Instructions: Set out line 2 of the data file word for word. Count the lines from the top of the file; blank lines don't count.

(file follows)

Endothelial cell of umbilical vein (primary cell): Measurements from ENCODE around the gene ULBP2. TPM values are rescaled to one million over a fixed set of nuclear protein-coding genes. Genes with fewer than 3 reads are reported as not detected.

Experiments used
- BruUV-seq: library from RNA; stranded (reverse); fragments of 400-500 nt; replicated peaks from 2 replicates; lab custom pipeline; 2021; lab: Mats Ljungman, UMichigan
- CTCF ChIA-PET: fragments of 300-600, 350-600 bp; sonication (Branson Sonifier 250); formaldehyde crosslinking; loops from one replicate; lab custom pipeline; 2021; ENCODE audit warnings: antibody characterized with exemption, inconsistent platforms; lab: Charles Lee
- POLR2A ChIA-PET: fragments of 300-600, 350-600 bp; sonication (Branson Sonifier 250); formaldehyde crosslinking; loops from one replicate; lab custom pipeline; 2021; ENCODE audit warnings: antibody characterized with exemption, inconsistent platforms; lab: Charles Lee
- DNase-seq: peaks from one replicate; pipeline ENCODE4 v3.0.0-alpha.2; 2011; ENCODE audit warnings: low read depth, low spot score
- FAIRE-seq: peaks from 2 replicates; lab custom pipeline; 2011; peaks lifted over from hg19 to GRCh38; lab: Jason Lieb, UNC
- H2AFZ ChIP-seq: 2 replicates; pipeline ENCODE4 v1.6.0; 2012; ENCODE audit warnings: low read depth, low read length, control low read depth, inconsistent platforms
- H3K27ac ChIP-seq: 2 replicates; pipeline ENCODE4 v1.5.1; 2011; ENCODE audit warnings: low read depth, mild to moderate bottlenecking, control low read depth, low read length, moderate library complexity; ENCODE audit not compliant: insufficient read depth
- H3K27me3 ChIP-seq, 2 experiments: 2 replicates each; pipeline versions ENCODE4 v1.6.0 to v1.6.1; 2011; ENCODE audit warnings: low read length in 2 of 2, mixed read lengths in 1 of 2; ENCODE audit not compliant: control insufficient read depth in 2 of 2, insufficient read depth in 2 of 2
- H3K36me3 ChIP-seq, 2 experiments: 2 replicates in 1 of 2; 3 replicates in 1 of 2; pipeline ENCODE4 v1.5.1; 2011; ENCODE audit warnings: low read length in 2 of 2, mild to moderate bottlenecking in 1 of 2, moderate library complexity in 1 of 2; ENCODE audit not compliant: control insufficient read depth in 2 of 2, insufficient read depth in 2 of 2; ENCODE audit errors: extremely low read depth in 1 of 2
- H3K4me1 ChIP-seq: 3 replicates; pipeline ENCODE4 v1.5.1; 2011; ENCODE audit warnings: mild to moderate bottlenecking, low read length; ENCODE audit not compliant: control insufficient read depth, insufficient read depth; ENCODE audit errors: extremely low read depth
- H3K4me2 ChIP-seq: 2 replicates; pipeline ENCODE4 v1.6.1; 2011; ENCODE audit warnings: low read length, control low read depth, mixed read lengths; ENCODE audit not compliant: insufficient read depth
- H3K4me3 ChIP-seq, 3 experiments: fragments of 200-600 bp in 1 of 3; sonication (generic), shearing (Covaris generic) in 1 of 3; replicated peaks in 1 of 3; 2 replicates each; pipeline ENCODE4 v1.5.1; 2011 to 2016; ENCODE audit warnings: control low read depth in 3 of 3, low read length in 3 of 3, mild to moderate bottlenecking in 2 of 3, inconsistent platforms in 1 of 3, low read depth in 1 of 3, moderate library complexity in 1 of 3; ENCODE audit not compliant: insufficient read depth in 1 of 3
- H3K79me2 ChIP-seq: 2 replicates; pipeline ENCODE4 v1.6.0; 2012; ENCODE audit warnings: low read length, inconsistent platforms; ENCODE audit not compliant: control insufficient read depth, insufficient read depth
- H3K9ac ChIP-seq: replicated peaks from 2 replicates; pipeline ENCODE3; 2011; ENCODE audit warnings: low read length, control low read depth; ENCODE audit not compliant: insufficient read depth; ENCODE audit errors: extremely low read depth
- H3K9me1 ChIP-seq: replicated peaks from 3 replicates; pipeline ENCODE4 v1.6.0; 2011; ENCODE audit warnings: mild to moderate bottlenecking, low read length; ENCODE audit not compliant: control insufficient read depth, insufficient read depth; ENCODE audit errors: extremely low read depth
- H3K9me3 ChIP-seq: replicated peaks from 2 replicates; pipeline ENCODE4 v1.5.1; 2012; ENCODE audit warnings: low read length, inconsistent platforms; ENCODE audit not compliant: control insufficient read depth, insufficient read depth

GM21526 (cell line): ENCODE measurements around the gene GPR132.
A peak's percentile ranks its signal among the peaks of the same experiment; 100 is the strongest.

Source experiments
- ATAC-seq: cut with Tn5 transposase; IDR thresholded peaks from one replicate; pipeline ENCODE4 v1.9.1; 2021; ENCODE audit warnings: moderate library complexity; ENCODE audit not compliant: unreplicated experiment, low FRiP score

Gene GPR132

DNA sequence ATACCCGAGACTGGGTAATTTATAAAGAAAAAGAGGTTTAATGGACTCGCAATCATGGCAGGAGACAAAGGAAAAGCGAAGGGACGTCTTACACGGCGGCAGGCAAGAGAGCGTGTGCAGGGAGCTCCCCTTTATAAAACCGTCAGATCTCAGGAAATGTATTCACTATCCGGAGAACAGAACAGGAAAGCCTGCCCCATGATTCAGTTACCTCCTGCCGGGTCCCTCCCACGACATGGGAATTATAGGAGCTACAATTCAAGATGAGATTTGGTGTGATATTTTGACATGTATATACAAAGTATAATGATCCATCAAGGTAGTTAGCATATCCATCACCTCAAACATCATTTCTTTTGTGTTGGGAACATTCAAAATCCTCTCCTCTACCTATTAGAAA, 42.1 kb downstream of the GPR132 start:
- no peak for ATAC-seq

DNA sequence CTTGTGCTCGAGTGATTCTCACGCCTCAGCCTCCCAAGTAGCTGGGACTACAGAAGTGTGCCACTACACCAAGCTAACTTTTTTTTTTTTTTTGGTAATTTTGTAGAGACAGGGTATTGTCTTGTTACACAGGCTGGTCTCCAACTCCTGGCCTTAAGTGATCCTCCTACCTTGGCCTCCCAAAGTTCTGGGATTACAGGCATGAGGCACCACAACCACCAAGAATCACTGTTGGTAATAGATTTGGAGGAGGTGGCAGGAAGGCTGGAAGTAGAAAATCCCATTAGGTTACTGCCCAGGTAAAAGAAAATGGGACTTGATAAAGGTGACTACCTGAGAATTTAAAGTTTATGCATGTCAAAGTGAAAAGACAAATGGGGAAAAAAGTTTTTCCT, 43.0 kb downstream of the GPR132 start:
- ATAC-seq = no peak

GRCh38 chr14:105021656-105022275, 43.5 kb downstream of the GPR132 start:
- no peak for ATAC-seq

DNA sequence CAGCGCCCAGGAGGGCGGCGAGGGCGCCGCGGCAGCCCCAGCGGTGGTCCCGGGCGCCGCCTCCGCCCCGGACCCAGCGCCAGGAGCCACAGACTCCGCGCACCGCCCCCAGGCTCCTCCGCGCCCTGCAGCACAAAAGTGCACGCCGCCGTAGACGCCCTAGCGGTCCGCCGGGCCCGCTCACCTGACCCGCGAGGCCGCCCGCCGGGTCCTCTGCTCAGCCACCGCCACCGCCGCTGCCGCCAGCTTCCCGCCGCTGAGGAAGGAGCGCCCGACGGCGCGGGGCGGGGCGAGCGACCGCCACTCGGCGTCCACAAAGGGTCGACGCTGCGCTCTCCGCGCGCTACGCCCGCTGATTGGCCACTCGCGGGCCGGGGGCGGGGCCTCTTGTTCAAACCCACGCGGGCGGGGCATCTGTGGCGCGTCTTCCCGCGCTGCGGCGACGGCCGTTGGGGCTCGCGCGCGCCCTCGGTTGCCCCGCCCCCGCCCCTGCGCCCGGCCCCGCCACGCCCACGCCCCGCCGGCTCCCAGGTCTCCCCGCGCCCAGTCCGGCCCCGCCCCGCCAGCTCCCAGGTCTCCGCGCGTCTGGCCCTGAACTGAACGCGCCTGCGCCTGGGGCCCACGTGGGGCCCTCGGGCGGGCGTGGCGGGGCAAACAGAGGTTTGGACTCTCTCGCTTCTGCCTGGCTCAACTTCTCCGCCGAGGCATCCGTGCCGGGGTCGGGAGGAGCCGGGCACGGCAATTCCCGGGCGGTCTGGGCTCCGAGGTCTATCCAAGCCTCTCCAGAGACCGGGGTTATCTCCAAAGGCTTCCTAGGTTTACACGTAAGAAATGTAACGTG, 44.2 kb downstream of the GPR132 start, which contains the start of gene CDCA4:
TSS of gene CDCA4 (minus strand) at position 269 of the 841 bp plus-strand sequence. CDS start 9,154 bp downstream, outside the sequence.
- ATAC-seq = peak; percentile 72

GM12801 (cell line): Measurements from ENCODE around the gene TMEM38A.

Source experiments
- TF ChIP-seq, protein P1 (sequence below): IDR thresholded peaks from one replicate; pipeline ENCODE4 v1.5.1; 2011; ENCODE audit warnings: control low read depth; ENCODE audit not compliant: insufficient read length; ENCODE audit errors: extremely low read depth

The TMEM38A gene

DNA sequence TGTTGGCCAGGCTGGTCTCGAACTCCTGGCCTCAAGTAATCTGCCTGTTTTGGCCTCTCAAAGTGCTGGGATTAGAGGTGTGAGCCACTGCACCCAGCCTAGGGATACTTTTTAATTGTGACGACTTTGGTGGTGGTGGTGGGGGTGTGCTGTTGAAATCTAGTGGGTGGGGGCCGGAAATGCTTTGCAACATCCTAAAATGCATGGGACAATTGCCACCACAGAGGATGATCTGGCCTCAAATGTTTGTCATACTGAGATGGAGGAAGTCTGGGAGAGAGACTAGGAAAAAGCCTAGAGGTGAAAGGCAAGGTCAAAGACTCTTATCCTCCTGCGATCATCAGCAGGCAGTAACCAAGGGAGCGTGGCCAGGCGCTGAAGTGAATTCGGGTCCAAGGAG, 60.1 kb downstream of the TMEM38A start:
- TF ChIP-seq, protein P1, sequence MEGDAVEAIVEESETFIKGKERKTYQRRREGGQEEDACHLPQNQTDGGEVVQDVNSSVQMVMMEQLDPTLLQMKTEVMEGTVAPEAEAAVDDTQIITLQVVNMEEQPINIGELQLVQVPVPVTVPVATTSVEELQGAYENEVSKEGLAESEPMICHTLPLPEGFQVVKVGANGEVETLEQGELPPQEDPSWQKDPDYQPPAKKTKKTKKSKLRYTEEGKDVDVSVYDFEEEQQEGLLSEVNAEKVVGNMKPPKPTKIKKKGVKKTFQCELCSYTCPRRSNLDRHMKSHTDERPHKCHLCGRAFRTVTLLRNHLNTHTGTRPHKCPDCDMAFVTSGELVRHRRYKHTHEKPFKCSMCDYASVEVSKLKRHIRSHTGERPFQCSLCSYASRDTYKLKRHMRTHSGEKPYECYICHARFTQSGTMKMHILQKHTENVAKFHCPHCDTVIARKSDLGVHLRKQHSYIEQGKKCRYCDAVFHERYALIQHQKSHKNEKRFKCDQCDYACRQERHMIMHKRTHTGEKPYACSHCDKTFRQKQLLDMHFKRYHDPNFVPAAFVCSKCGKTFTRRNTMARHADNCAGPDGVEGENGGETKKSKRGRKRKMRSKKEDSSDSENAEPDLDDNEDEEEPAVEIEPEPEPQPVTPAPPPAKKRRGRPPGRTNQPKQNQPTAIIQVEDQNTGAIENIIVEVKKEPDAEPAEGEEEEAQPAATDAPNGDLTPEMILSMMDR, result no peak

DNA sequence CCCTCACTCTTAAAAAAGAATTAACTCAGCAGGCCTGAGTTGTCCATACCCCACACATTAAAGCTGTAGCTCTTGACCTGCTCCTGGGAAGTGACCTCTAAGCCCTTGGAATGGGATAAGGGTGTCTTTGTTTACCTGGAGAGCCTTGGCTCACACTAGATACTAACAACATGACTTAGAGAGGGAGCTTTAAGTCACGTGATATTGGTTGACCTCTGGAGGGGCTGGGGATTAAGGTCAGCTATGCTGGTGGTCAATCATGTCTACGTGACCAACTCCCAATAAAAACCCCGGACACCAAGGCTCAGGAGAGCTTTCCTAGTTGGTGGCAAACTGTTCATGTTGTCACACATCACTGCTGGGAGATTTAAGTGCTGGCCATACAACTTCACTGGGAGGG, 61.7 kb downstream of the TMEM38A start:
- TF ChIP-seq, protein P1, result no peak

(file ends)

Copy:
Experiments used